TechFAR, Digital Playbook get tentative thumbs up
- By Mark Rockwell
- Aug 12, 2014
The White House's new tools for agile-friendly acquisition are a first step, but critics still contend that federal rules are outdated when it comes to buying IT.
Federal and industry procurement officials welcomed the new acquisition support resources made available when the White House launched its long-promised U.S. Digital Service team, but some are already calling for the effort to be expanded and honed.
President Barack Obama on Aug. 11 unveiled a team of experts based inside the Office of Management and Budget that will work to improve IT procurement and agencies' efforts to design public-facing online services.
To back the effort, OMB also released a playbook of best practices and another document that offered a package of IT-centric Federal Acquisition Regulation tips.
The Digital Playbook, according to Federal CIO Steve VanRoekel, is essentially 13 ideas, or "plays," on how to ensure that customer and end-user needs are addressed in design and development, and that testing and delivery take place along efficient, predictable lines. The document includes checklists and sets of questions to guide IT acquisitions, and focuses on agile methodology to deliver iterations of a service early, with multiple testing periods and frequent revisions. It also urges agencies to "consider open source software solutions at all layers of the stack."
The stripped-down, IT-centric TechFAR dovetails with the guidance in the playbook, and specifically instructs feds on how the FAR supports use of agile in the technology procurement cycle using existing regulations.
Industry and federal procurement officials praised the documents as a good start and said that efforts to accelerate federal IT acquisition processes were becoming even more important as another round of budget uncertainty looms.
"We've reviewed and fully support the materials in the Digital Services Playbook and TechFAR," Mark Naggar, a procurement advisor for the Department of Health and Humans Service's Buyers Club initiative told FCW. "It will assist all IT service acquisition stakeholders, notably program managers and contracting professionals as the documents address both procurement and implementation."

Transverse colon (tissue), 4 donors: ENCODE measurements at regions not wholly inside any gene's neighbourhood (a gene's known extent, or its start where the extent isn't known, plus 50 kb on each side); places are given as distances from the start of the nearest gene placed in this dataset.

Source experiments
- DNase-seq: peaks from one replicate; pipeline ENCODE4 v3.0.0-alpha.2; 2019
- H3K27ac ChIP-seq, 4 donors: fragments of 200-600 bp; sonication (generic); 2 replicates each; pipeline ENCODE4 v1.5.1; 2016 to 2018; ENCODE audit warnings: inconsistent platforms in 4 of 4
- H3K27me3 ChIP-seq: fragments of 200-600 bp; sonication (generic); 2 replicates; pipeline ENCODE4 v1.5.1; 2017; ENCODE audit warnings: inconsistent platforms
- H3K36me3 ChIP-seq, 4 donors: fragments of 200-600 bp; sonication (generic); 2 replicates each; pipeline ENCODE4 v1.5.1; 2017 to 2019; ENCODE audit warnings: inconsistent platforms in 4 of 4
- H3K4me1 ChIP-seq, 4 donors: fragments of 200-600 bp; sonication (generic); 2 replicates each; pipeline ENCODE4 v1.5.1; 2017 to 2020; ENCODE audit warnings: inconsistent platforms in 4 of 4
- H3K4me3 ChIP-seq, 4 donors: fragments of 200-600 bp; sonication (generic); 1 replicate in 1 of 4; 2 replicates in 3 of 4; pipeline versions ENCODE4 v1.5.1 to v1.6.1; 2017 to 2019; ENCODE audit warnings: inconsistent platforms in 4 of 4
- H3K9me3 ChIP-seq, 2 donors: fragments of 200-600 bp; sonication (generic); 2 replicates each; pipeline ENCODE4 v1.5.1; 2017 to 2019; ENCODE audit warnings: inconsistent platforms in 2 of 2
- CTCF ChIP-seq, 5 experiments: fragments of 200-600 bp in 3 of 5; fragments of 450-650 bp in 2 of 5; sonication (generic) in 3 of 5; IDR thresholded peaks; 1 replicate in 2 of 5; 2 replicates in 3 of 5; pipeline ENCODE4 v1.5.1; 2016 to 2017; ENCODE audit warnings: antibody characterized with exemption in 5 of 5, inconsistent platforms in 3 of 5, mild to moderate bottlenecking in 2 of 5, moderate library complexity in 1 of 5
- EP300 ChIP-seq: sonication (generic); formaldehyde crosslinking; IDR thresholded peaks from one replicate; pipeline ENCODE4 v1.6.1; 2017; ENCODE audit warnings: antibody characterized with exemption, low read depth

The TechFAR and the playbook, said Trey Hodgkins, senior vice president, public sector, Information Technology Alliance for Public Sector, are "both good tools." He added, however, that the documents' emphasis on how to best navigate a sprawling set of acquisition rules is also ample evidence that legislative changes to the acquisition process are sorely needed.
Federal acquisition rules, even with the new TechFAR, are outdated when it comes to buying IT, Hodgkins said -- especially some of the regulations' vendor reporting requirements for costs, labor and other categories. He argued the FAR is "overburdened" with rules drafted decades ago that might not make sense in the 21st century.
Hodgkins suggested that the TechFAR concept be expanded to include pertinent ways to buy commercial IT items. More readily available products, he said, could become even more important in the face of tighter federal IT budgets by offering a quicker, more efficient path for IT managers than the standard acquisition process. The Department of Defense, Hodgkins said, had a Commercial Item Acquisition rulebook that has been withdrawn and is probably outdated. Resurrecting that publication for wider federal use might be a next step, he suggested.
Mark Rockwell is a staff writer covering acquisition, procurement and homeland security. Contact him at email@example.com or follow him on Twitter at @MRockwell4.